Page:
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High Tide’s Ghost Stories by Candlelight did exactly what it said on the tin – and a bit more.

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By Terry Land

Hosted in the claustrophobic confines of the Ancient House Museum close enough to Halloween on Saturday October 29 th to be relevant, the stories were less “spooky” and more a perspiration-inducing assault on the senses. Actress Loren O’Dair confirmed afterwards: “The tiny and atmospheric setting and small audience allowed us to really eyeball members of the audience for extra effect.

After a peregrine falcon on Ely Cathedral discovered a curse beneath the Fens soil, she wandered East Anglia to try and counter the awfulness and resolved a series of unearthly occurrences. (Those that understand the meaning of the word “peregrination” will get the joke). First Lowestoft and a beach hut frozen in time where all is not as it seems. Katie Cherry played a distraught mother in turmoil as her daughter was possessed by a sprit. Then Pin Mill, Ipswich as Elizabeth Crarer (adopting one of the best Suffolk accents I’ve heard on stage and screen) does a deal with Karmic forces that yields a terrible vengeance. Finally, Romford on the Essex/London border where a walk in the park is far from easy as Cherry once again appears, this time as a bereaved lesbian lover battles with a controlling mother for her sanity. At this point in proceedings some plum on White Hart Street thought it a great idea to rev a motor vehicle continually and loudly. Indoors, the effect was to accentuate the notion of urban isolation and increase dramatic tension.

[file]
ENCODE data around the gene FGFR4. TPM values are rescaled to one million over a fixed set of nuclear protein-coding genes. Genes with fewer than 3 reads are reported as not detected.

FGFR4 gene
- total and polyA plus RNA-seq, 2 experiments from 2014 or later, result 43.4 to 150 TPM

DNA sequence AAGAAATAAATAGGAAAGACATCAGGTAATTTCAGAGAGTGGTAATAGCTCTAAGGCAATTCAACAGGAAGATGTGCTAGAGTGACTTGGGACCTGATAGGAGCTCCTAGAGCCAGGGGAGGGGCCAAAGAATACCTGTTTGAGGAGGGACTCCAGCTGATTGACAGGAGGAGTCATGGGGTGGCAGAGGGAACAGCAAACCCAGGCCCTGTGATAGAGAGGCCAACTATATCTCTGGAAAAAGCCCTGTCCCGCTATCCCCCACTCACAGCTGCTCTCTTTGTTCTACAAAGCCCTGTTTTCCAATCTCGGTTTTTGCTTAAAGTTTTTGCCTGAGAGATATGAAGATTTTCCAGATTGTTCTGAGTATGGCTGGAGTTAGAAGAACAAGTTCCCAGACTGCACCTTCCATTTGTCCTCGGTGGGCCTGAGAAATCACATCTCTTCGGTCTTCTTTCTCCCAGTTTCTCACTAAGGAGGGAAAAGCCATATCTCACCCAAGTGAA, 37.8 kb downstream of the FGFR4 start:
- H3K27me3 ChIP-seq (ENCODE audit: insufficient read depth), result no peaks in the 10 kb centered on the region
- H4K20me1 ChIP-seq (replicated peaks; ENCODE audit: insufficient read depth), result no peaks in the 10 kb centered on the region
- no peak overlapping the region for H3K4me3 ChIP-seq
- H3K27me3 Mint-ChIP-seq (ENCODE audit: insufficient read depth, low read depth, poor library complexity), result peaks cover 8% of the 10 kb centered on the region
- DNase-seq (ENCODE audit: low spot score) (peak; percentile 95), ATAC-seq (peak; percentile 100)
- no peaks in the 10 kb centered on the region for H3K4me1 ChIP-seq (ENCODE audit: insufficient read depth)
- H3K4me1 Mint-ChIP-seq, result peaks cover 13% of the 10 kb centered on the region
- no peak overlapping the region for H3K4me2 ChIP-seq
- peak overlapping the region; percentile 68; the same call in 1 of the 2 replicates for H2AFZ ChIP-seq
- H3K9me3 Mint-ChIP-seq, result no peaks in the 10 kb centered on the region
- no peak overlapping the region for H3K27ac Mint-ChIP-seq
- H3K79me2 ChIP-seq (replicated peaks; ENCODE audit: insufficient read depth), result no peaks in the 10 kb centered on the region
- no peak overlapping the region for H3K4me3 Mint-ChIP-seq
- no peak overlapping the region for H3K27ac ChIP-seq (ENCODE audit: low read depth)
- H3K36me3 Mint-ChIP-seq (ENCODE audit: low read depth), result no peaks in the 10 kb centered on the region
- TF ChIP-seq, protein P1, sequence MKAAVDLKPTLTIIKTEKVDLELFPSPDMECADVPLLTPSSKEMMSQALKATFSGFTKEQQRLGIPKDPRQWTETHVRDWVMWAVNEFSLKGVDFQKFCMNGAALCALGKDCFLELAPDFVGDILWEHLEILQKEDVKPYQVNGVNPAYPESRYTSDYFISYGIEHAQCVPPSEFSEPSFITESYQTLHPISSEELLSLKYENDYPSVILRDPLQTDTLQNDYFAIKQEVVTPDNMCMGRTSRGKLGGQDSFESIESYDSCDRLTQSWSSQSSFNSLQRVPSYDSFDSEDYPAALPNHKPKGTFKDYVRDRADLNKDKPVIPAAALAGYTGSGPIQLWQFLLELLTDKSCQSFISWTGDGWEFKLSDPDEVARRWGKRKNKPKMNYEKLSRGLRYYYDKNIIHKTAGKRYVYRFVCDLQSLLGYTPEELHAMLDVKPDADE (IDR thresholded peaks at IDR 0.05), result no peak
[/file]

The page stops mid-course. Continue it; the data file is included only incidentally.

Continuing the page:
Narrator O’Dair held the pieces together with a frankly alarming use of pizzicato violin. All in all, a terrific night out – and I want to see more of High Tide as well as writers, Georgia Shackleton, Nicola Werenowska, Shamser Sinha and Kelly Jones. As to whether the Fen curse was lifted… well, I can’t really say. You’ll have to go and watch yourself!


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